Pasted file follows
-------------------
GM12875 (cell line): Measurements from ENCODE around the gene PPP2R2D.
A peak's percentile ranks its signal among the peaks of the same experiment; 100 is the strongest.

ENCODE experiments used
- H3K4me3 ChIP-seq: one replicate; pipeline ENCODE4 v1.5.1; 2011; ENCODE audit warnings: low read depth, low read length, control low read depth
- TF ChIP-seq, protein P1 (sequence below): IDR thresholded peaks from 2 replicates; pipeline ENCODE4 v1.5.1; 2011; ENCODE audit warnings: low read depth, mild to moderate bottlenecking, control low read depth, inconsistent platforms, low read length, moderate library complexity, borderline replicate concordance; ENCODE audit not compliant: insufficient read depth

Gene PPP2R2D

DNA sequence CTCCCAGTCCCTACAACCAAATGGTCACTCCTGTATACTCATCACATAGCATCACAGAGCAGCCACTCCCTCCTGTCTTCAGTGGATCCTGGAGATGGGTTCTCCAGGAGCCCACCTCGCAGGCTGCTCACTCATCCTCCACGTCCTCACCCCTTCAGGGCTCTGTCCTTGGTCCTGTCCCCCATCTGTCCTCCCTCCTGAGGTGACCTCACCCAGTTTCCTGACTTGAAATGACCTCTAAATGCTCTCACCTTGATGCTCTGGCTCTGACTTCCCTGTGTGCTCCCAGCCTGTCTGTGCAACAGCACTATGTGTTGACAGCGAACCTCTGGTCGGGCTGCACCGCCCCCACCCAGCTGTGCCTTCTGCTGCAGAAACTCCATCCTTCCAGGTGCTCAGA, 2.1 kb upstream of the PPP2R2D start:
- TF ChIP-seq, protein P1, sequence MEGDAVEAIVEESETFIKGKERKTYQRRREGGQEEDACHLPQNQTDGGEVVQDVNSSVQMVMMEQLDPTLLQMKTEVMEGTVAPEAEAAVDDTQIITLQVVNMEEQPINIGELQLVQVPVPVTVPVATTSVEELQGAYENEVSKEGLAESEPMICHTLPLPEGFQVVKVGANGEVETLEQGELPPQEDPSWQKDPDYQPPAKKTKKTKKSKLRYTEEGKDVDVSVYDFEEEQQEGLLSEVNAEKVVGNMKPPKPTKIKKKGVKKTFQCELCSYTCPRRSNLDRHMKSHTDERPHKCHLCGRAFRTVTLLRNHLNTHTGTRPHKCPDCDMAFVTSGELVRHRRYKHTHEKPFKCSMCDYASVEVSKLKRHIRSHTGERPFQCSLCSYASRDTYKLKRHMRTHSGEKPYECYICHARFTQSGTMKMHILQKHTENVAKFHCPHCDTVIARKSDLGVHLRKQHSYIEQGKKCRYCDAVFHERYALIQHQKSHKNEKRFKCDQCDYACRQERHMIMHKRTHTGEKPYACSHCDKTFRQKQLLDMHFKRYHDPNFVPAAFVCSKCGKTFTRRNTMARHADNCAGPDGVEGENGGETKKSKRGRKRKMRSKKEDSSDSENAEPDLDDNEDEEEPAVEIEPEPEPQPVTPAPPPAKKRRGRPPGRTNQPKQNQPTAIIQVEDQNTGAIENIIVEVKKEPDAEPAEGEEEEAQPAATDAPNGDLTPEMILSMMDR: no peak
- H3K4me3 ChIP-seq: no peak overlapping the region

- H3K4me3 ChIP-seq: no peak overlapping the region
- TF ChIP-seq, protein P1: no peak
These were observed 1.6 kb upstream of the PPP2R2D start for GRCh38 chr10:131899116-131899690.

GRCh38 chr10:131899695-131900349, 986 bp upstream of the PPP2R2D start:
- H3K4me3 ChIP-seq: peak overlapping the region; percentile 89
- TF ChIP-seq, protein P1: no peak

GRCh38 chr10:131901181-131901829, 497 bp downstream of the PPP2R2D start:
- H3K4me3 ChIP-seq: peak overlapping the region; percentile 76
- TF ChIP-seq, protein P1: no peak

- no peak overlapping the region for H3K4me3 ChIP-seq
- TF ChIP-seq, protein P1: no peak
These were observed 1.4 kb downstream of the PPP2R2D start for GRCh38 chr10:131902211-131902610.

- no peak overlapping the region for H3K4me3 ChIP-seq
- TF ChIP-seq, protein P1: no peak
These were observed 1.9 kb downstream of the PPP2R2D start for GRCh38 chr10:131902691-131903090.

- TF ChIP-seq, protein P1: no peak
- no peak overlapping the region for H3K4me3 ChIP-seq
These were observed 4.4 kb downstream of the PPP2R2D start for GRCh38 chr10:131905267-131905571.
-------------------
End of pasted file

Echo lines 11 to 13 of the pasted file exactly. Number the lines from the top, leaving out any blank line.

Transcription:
- TF ChIP-seq, protein P1: no peak
These were observed 1.6 kb upstream of the PPP2R2D start for GRCh38 chr10:131899116-131899690.

GRCh38 chr10:131899695-131900349, 986 bp upstream of the PPP2R2D start: